The Tell-Tale Treasure is a thriller for which one cannot use the standard descriptions such as fast-paced, edge of your seat, or thrill a minute. That is its most interesting appeal.
Diane Sawyer’s The Tell-Tale Treasure is a bit of an anomaly for a work of its genre.
This is a good thing.
The novel, written in 3rd person limited narration, shifts between characters throughout the work. Most readers will find the two most affecting of these narrations those that shift between Rosie Renard, an antiques dealer whose discoveries reopen a cold case concerning a talented classical musician who plays the erhu, a Chinese instrument similar to the violin, and Ivy Chen, a kidnapping victim who is a classical musician who plays that fascinating instrument…
What Rosie finds, and where that leads her and the police and how all this works out to a successful (for the reader) conclusion is part of the charm of this novel. The pleasure for the reader in The Tell-Tale Treasure is not in its main plot. The pleasure for any astute reader of Sawyer’s novel is in the parts of the novel that offer readers the opportunity to know, really know, her characters, particularly Rosie and the musician mentioned above, the classical musician Ivy Chen.
For me, while the story of Rosie Renard and her struggle to come to terms with the abduction and murder of her cousin Tess is powerful and helps motivate the character and humanizes her, the real attraction of this novel is Ivy Chen. It is the story of her struggle to come to terms with her abduction and captivity. It is also the story of how she uses her intelligence and talent to keep herself alive.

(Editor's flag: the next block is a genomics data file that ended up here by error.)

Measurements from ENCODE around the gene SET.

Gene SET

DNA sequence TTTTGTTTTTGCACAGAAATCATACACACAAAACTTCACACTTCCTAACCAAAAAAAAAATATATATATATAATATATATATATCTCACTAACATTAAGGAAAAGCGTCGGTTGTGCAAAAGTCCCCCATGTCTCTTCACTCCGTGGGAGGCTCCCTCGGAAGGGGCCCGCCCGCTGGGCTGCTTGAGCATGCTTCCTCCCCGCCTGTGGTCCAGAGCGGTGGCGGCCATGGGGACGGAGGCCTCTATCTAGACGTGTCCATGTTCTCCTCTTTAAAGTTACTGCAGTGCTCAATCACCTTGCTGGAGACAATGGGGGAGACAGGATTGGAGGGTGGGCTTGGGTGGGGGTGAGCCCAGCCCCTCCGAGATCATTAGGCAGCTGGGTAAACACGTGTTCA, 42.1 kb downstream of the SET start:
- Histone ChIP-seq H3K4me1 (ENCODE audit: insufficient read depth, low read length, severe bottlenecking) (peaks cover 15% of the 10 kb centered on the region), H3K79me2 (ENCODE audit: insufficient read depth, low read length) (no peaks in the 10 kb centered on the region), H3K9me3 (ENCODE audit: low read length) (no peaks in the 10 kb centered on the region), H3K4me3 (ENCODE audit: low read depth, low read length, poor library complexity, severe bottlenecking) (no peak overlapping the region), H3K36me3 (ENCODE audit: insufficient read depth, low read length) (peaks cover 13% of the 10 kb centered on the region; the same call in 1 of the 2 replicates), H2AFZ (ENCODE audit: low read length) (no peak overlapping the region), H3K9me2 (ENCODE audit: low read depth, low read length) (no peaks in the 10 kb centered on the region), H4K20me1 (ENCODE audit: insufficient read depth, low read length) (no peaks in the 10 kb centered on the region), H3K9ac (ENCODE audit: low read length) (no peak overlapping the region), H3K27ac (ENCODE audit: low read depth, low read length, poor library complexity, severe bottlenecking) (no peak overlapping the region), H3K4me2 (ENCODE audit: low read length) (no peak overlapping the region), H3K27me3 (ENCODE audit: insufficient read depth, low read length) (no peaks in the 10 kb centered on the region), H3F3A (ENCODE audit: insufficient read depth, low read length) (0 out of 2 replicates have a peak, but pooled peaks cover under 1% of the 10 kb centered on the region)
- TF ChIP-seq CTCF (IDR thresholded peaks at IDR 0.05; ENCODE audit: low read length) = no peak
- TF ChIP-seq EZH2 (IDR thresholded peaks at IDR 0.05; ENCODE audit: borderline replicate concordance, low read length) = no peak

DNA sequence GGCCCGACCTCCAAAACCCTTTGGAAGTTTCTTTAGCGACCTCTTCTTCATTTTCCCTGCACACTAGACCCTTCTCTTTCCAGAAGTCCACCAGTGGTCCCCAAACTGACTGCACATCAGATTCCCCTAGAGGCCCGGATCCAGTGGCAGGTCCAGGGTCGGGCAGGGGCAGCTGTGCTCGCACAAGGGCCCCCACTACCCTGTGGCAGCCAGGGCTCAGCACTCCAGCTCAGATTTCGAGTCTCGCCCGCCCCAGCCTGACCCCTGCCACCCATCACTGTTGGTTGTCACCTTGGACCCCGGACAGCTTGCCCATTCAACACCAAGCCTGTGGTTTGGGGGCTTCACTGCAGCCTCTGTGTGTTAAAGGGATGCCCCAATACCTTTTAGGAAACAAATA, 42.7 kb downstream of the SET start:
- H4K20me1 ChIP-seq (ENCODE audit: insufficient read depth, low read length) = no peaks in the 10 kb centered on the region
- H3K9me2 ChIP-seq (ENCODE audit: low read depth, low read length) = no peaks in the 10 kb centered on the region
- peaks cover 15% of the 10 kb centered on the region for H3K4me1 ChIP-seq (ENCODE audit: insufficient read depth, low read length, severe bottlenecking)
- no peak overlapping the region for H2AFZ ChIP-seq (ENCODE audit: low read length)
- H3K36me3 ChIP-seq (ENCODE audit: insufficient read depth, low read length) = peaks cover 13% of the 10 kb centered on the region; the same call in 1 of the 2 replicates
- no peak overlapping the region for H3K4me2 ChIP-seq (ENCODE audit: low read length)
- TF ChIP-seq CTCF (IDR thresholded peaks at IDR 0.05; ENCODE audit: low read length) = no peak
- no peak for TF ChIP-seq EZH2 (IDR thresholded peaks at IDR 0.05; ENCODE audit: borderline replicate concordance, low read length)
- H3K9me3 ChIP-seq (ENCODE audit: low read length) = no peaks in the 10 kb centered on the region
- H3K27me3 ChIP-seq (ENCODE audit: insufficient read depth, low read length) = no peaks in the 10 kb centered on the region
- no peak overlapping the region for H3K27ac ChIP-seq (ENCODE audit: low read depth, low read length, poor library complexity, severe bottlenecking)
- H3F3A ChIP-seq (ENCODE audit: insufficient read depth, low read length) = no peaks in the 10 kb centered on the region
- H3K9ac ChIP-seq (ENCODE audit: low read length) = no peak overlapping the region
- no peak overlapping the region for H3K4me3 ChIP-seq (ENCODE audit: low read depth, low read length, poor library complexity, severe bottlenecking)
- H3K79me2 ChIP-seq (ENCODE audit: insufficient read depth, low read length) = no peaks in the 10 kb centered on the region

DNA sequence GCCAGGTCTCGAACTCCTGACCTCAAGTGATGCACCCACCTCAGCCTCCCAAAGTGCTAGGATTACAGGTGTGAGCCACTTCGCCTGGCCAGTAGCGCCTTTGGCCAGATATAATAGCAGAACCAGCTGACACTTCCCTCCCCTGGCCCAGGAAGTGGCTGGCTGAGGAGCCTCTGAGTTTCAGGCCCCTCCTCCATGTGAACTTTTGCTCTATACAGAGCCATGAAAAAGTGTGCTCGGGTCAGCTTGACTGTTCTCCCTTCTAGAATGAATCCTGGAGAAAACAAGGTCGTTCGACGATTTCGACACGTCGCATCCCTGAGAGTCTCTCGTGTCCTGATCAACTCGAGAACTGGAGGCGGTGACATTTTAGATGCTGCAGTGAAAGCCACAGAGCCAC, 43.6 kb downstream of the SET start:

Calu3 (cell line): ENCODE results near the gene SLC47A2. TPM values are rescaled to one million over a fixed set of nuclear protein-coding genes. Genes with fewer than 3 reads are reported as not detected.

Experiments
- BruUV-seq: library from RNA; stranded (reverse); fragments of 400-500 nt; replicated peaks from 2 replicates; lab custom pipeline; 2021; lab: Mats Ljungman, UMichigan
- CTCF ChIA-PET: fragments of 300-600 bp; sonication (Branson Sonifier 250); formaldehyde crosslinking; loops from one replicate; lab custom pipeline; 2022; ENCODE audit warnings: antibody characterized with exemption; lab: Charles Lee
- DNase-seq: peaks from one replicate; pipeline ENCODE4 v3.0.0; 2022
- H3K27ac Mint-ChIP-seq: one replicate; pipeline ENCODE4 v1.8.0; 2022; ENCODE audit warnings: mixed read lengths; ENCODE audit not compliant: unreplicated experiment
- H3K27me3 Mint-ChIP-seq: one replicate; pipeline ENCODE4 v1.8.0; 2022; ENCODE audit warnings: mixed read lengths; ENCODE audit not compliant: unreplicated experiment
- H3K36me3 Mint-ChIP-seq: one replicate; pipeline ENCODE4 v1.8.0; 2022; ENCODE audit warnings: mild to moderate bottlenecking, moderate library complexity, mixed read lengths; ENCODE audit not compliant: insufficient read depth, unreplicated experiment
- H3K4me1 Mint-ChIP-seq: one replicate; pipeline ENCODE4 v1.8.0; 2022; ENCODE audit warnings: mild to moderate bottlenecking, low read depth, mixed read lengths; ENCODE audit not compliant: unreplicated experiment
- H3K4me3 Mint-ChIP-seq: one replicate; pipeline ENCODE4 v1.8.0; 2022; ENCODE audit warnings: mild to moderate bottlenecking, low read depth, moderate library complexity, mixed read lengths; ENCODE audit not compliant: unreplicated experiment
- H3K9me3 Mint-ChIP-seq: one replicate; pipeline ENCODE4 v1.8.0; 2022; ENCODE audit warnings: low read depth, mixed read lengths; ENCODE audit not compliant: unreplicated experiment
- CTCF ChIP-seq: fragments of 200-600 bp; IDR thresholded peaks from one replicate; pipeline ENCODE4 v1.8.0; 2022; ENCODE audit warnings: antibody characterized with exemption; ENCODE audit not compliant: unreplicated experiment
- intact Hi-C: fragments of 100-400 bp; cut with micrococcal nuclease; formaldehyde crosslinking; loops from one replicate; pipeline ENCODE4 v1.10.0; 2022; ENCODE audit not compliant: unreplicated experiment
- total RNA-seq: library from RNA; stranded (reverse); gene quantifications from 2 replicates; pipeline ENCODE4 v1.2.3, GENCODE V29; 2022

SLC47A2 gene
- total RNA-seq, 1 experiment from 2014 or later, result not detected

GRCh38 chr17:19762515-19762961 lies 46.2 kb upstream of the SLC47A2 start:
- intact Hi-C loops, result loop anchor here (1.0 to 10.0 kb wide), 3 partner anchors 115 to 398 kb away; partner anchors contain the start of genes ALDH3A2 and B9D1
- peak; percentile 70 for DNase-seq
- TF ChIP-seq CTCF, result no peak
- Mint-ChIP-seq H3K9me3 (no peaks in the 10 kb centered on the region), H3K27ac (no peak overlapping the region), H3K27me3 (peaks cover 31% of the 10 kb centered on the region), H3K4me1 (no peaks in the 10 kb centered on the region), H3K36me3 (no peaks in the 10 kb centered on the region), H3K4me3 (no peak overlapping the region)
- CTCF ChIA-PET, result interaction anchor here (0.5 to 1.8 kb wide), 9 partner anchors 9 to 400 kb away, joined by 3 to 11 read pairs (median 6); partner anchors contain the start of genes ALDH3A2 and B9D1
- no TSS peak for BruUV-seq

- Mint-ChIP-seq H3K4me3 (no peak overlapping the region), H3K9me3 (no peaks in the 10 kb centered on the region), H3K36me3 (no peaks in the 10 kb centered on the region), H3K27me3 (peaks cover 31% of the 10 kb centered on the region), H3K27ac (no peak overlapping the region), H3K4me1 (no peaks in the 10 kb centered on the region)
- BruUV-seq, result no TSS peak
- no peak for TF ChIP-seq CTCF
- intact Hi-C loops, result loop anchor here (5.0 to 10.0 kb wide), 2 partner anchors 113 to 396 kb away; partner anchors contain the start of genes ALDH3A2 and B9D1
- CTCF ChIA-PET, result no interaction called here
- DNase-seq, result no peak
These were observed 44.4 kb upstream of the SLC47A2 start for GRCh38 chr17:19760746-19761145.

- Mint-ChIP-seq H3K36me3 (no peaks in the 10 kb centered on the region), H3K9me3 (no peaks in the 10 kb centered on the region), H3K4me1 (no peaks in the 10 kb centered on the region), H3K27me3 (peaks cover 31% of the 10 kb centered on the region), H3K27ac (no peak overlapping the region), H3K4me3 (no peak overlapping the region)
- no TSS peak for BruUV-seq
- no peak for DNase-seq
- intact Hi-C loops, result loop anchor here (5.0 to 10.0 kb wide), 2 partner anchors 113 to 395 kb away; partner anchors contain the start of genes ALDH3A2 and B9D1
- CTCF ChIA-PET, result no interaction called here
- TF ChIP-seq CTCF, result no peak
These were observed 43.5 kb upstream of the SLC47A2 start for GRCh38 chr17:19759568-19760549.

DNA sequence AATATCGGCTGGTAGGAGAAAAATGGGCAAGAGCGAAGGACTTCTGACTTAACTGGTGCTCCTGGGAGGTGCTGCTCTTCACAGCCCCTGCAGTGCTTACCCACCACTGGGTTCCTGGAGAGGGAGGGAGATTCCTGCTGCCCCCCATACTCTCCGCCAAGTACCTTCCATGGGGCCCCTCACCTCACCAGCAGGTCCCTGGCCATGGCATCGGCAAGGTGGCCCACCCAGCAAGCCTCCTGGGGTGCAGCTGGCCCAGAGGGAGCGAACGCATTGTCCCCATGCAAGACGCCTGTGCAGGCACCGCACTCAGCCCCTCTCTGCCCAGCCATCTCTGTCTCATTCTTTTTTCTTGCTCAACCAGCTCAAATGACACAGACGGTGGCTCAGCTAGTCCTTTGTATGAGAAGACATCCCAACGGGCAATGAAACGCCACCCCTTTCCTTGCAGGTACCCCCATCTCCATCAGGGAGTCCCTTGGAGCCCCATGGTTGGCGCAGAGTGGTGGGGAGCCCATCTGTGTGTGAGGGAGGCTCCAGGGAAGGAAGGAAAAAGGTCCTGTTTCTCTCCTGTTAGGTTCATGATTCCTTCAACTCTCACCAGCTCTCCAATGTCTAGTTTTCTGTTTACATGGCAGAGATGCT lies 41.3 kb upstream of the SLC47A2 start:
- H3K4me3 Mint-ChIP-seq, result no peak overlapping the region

Telling the story of these two remarkable women takes time. And it is to Sawyer’s credit that she does not sacrifice the telling of these women’s stories to the need to hasten her plot or create an unnecessary sense of urgency and suspense. By the end of The Tell-Tale Treasure, readers know and care about Ivy Chen and Rosie Renard. The patience of the reader in accepting a more thoughtful unfolding of the plots of their stories and the depth of their characters makes for a rich read. This enriches the novel and makes Sawyer’s work an example of how what could have been a typical example of the “woman in danger” suspense novel a surprisingly satisfying experience for the reader who desires something more.